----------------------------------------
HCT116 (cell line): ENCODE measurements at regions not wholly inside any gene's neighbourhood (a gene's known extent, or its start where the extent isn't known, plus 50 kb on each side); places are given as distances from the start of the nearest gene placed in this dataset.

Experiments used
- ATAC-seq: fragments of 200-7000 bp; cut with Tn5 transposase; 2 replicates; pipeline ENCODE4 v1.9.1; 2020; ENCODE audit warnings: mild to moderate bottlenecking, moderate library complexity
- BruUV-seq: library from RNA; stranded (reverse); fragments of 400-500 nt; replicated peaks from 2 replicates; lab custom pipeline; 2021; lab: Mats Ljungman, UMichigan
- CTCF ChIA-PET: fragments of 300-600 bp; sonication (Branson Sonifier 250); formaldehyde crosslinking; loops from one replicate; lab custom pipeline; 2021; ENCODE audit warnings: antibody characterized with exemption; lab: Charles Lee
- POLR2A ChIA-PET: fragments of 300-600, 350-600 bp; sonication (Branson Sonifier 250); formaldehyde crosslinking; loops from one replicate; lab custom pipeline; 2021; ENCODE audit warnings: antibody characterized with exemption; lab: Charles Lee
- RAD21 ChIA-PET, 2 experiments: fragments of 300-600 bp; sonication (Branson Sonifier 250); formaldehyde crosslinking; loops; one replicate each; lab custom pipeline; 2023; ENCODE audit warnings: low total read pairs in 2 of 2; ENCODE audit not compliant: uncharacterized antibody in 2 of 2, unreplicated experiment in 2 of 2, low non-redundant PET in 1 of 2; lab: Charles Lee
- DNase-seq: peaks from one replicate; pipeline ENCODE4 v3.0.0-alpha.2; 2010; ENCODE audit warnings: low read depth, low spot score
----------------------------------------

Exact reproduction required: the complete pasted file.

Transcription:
HCT116 (cell line): ENCODE measurements at regions not wholly inside any gene's neighbourhood (a gene's known extent, or its start where the extent isn't known, plus 50 kb on each side); places are given as distances from the start of the nearest gene placed in this dataset.

Experiments used
- ATAC-seq: fragments of 200-7000 bp; cut with Tn5 transposase; 2 replicates; pipeline ENCODE4 v1.9.1; 2020; ENCODE audit warnings: mild to moderate bottlenecking, moderate library complexity
- BruUV-seq: library from RNA; stranded (reverse); fragments of 400-500 nt; replicated peaks from 2 replicates; lab custom pipeline; 2021; lab: Mats Ljungman, UMichigan
- CTCF ChIA-PET: fragments of 300-600 bp; sonication (Branson Sonifier 250); formaldehyde crosslinking; loops from one replicate; lab custom pipeline; 2021; ENCODE audit warnings: antibody characterized with exemption; lab: Charles Lee
- POLR2A ChIA-PET: fragments of 300-600, 350-600 bp; sonication (Branson Sonifier 250); formaldehyde crosslinking; loops from one replicate; lab custom pipeline; 2021; ENCODE audit warnings: antibody characterized with exemption; lab: Charles Lee
- RAD21 ChIA-PET, 2 experiments: fragments of 300-600 bp; sonication (Branson Sonifier 250); formaldehyde crosslinking; loops; one replicate each; lab custom pipeline; 2023; ENCODE audit warnings: low total read pairs in 2 of 2; ENCODE audit not compliant: uncharacterized antibody in 2 of 2, unreplicated experiment in 2 of 2, low non-redundant PET in 1 of 2; lab: Charles Lee
- DNase-seq: peaks from one replicate; pipeline ENCODE4 v3.0.0-alpha.2; 2010; ENCODE audit warnings: low read depth, low spot score